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Their classes and ours

Anton Cu Unjieng

June 27, 2013

On April 3, to much fanfare, the BBC published the results of the largest class survey undertaken of British society.
According to the researchers, this study was undertaken because, “over the past decade, there has been a striking renewal of interest in the analysis of social class inequality, driven by accumulating evidence of escalating social inequalities, notably with respect to wealth and income, but also around numerous social and cultural indicators, such as mortality rates, educational attainment, housing conditions and forms of leisure participation.” The current sociological model, the Erikson Goldthorpe–Portocarero model, was seen as inadequate for understanding this new level of social stratification.
Their new model theorizes “elites in a way which has not been possible over recent decades no elite class was distinguished within the EGP.” On the back of their study, the researches therefore proposed a new seven-class model for sociologists in Britain composed of: the elite, the established middle class, the technical middle class, the new affluent workers, the traditional working class, the emergent service workers and the precariat.
The proposed model uses three independent metrics: economic, cultural and social capital. Economic capital is purely a measure of “household income, household savings and house price;” social capital consists of the “contacts and connections which allow people to draw on their social networks;” and cultural capital is divided into high brow and emerging cultural capital, which measure “the extent of respondents’ engagement with classical music, attending stately homes, museums, art galleries, jazz, theater and French restaurants” and “the extent of a respondent’s engagement with video games, social network sites, the internet, playing sport, watching sport, spending time with friends, going to the gym,
going to gigs and preferences for rap and rock.”
It's 2013 and these measures of cultural capital seem almost too ridiculous to bear comment, but their un-ironic silliness tells us something about how mainstream sociology thinks of class.
Where you belong within the seven classes is determined simply by what “stock” you have in these three measures, and not on how you acquire that stock in the first place; they tell you nothing about how you relate to the other classes. Class, in this view, is just an eclectic collection of characteristics.
The Marxist understanding of class, by contrast, is dialectical. It is based on a system composed of two dominant classes - workers and capitalists - with these two classes determined by how they relate to each other. The capitalist is a capitalist because they own the means on production and uses this to hire workers. The worker is a worker because they do not own the means of production and so must sell their ability to labour in order to live.
This essential interconnection is what allows Marxists to speak of a necessary antagonism between the classes which is expressed actively as the "class struggle." It is a living, ever-moving relationship, typically taking the form of a protracted war of position fought on multiple fronts with each class fighting to gain strategic advantage. The current form of social stratification is only a snapshot of that war – a snapshot that tells us just how successful the capitalist class has been in the age of neoliberalism.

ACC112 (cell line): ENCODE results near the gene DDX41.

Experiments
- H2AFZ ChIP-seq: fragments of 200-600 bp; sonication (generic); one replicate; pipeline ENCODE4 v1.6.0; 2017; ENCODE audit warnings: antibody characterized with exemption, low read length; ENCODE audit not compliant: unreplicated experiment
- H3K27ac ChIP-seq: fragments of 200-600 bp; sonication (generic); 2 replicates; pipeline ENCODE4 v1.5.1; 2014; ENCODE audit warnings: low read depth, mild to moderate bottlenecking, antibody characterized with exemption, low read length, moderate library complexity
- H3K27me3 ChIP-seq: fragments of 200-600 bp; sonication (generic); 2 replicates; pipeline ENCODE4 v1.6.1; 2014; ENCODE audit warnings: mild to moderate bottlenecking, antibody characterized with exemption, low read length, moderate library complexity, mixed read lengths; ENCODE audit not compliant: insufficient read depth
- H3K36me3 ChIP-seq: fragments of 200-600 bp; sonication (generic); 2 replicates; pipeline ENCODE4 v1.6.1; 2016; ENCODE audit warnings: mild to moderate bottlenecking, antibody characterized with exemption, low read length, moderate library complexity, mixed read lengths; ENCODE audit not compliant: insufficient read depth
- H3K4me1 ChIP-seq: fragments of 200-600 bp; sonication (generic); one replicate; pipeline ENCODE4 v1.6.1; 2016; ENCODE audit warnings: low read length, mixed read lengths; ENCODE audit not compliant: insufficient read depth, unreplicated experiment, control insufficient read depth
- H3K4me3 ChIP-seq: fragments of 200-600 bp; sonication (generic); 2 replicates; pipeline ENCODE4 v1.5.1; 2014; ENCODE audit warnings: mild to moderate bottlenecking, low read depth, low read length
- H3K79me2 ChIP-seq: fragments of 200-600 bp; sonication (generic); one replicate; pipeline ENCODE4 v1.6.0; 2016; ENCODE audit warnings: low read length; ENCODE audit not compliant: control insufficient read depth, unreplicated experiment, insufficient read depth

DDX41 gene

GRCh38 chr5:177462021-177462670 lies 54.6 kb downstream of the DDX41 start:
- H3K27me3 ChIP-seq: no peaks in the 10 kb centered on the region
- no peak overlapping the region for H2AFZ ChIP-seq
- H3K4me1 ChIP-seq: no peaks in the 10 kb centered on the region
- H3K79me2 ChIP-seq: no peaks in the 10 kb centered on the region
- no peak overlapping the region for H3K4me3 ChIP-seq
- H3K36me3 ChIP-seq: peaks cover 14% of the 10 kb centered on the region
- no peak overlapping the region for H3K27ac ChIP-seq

The difference of approach also reveals something about the nature of mainstream sociology itself. This is a sociology that comes after the fact to catalog the changes and pretends that its catalogs amount to understanding. These new strata themselves emerged while the sociologists weren't really looking, and the unassuming task of sociology is merely to reorganize the theory. What they certainly do not do is explain how these strata emerged in the first place. But stratification is the aggregate result of competing class interests. If inequality has increased in Britain (or Canada), it is because the actions and reactions of people have caused it to increase.
The proposed class categories do not include in their definition the interests and social powers which the people who populate them actually possess. They do not tell us how people – as members of these particular classes – produce and reproduce the increased stratification which occasioned the new model in the first place. In this model, the social reproduction of all the other classes is not the total system from which (for example) the "elites" derive their relative wealth; instead, each class merely reproduces itself.

The superiority of Marxist categories (and therefore our approach to making categories) derives from our constant need to test what we can do with them. Mainstream sociology approaches society after the development has happened; Marxists seek to grasp that development in its movement. The difference between the two is the difference between a sociology that only seeks to anatomize stratification and one that seeks to abolish it. It is the difference between a sociology which pretends to stand neutral and apart from social conflict and one which seeks the best point from which to intervene in it.

If you want to understand the world and to change it, the better approach should be obvious.

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